North York Moors

North York Moors logo
Browse section

Protecting the elusive water vole

Water vole Credit WildStock ImagesWater vole Credit WildStock Images

Among the banks of slow-moving rivers, ditches, lakes – you may find a small mammal. Quiet. Elusive. Its fleeting presence in the landscape is recognised by few and spends most of the day chewing on vegetation.

If you were to catch a glimpse you may notice its small dark eyes peering out between the grasses - a mindful stare into a world far larger than itself. You may also have time to peer at its chestnut-brown fur before it quickly disappears into the water - beyond all sight.

This creature is the water vole and is sadly now recognised as one of Britain’s fastest declining wild mammals largely impacted by loss of habitat and the introduction of American Mink.

Efforts are, however, being made to save it and this includes staff at the North York Moors National Park Authority, alongside other organisations such as the Forestry Commission, Yorkshire Wildlife Trust, Environment Agency, RAF Fylingdales and National Trust, together with various estates across the North York Moors. I joined Sam Newton, Natural Heritage Officer for the North York Moors National Park, to learn more.

Sam Newton in Langdale Forest

We set off through the meandering landscape of Langdale End before arriving at a spring in Langdale Forest. It was a bright day and the sun’s light had a sharp, piercing quality that exposed many acres far into the distance.

I wandered closely behind Sam listening intently to every word. It was quite clear that he was a determined individual committed to making a positive change to the landscape. When I asked why he was so driven to take such actions he simply replied: “I just want to make a difference”. Even in his spare time he leads volunteering groups to monitor and protect wildlife populations across the National Park.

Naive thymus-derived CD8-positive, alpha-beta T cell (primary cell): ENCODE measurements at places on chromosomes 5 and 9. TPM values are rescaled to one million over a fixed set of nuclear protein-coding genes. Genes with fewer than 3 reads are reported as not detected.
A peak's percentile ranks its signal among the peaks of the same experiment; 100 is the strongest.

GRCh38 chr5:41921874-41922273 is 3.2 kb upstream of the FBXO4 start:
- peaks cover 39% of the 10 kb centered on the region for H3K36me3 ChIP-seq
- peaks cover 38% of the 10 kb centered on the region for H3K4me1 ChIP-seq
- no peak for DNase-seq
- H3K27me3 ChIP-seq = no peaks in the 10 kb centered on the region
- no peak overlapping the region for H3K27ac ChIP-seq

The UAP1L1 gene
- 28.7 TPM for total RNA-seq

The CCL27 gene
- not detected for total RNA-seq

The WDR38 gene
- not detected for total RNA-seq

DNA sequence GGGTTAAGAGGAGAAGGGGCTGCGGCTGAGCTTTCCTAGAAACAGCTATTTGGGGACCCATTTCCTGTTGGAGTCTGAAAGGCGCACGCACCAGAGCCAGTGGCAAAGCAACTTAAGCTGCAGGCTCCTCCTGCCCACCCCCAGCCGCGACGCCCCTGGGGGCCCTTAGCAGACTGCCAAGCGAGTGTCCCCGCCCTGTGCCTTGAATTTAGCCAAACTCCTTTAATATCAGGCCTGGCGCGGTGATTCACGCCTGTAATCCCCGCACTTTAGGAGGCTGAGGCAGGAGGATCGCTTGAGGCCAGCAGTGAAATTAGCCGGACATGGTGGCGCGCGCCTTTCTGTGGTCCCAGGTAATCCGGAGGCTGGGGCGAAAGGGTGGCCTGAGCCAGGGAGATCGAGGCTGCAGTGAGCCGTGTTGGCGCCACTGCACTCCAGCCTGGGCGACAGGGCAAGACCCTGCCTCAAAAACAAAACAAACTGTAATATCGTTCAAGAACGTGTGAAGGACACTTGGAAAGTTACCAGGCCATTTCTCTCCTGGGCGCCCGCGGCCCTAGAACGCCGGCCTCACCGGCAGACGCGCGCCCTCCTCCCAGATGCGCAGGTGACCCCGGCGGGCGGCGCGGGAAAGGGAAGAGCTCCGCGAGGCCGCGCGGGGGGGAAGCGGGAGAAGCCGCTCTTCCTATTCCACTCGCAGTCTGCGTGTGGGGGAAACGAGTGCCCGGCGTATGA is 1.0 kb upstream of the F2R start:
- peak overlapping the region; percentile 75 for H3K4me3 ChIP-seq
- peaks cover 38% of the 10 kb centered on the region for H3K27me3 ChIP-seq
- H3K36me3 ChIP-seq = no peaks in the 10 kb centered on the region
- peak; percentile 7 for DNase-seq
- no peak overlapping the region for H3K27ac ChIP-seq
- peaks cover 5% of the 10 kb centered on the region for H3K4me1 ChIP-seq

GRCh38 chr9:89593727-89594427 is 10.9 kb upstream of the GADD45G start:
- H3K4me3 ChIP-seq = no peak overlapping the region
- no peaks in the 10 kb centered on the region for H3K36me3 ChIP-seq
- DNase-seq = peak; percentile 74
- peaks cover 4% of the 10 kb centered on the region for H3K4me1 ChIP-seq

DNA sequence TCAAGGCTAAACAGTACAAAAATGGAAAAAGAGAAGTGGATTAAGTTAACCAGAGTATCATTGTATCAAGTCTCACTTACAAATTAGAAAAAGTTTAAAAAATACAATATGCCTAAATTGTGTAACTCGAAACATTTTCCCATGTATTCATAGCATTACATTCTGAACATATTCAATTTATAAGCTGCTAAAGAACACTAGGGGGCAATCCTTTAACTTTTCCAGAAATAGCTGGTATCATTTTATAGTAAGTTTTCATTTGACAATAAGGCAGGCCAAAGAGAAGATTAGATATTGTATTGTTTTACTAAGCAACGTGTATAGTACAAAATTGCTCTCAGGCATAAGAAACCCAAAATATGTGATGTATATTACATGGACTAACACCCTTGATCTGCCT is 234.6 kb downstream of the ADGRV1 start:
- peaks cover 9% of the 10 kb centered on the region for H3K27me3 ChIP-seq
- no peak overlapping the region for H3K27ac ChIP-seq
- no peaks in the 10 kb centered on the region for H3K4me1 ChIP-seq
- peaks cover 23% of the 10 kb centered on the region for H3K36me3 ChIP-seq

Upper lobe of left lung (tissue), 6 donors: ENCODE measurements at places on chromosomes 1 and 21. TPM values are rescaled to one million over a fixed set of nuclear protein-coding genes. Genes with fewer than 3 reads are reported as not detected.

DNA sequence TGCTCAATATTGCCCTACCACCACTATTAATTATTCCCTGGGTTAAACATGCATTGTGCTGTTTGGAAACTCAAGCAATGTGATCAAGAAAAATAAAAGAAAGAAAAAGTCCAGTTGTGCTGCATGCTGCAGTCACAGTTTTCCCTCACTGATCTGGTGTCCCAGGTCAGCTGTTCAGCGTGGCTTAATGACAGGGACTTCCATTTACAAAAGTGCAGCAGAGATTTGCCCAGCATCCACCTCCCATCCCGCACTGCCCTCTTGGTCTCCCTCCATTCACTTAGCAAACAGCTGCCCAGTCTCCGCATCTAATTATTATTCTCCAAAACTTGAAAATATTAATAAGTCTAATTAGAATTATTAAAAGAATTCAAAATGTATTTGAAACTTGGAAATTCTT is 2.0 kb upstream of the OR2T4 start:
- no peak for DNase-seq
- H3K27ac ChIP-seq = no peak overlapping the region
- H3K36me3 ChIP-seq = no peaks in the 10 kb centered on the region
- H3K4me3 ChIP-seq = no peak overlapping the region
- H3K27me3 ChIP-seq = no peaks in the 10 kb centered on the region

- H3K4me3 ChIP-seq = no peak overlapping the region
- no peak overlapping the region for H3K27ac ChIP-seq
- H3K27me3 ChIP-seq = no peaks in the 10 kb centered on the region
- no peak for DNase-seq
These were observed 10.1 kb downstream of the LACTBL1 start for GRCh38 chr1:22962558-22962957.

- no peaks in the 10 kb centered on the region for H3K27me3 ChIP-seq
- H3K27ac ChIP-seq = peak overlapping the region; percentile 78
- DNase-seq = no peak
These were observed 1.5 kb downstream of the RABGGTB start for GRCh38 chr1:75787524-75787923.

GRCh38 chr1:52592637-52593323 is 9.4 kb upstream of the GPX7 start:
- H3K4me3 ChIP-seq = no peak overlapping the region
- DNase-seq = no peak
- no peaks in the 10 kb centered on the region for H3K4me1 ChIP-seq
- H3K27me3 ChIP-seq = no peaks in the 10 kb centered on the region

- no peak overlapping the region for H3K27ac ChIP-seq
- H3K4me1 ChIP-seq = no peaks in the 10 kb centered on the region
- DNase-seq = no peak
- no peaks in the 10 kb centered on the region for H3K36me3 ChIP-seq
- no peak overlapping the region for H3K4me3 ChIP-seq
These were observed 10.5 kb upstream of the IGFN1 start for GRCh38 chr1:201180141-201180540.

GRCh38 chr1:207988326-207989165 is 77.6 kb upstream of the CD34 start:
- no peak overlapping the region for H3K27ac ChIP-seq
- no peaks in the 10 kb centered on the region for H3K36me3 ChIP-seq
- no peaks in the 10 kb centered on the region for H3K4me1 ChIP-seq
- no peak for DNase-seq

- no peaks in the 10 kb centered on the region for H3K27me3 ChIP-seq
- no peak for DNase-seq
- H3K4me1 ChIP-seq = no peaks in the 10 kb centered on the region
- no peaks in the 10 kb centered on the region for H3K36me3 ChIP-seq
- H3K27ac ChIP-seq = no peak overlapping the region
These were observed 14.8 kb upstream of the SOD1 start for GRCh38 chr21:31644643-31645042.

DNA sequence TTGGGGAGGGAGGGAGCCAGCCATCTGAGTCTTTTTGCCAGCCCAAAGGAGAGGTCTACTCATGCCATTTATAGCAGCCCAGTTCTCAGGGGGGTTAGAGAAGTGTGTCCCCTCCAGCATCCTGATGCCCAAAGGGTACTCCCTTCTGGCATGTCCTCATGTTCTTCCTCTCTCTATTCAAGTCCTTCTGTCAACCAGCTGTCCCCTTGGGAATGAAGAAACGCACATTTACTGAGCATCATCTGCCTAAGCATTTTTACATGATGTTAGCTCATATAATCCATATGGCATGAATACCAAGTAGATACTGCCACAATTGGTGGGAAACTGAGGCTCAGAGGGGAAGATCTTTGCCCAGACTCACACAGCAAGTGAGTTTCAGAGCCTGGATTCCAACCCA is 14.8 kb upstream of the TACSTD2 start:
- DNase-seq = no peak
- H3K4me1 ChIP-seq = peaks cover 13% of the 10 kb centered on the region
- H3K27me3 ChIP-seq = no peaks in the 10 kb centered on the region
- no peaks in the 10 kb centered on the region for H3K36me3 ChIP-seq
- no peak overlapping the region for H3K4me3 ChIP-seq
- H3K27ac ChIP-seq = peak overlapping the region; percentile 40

As we wandered along the bank he pointed out the key signs to notice if water voles were about or not. This included small piles of grass stems cut at a distinctive 45-degree angle, tiny footprints and recent droppings.

Water vole habitat

He also talked about some of the efforts he and the National Park were taking to help water vole populations. This included the felling of conifer trees along banks to allow more light through, which will encourage more suitable vegetation to grow for water voles to feed on. The creation and expansion of more suitable habitat will also help reconnect isolated populations and reduce the negative impacts of inbreeding.

Beyond learning about water voles, I was eager to know what was behind Sam’s desire to ‘make a difference’. As we tracked along the river bank I remember him saying: ‘I don’t have to see them, I just need to know they are there.’

This comment stood out for me and has since led me to ponder how we too can develop the same sense of empathy towards creatures we hardly, if ever, see.

For it is difficult on a daily basis to extend our thoughts beyond our own priorities or the priorities of those closest to us. Or in other words it is difficult to think about water voles when we have bills to pay and families to care for.

However, the fostering and development of an appreciation towards the natural world can have many benefits. Whether it’s a gentle breeze passing over our faces or the delicate sounds of birds settling before dusk – these simple pleasures can enrich our daily lives and offer a brief respite from ourselves and troubles.

I don't have to see them, I just need to know they're there.

And even if we never see water voles we should recognise that like them we too are small. From the perspective of the skies we too stare out towards a universe far greater than ourselves and like us, we too are clinging to a fragile existence.
If these creatures are no more, they will never exist again and what then would we have lost? We would have lost their small chubby faces, their innocent patter of footprints, their tiny black eyes...

Water vole

If we wish to experience the benefits of nature and live in a world filled with diversity and compassion, where all creatures are given the opportunity to live out their lives with dignity, then we too need to think like Sam and extend our concerns beyond what we can see. For we are never more human than when we show such characteristics.

Find out more about water voles and how Sam and the National Park Authority are giving water voles a helping hand.

You can also email Sam directly to learn more about getting involved in monitoring water vole populations across the National Park.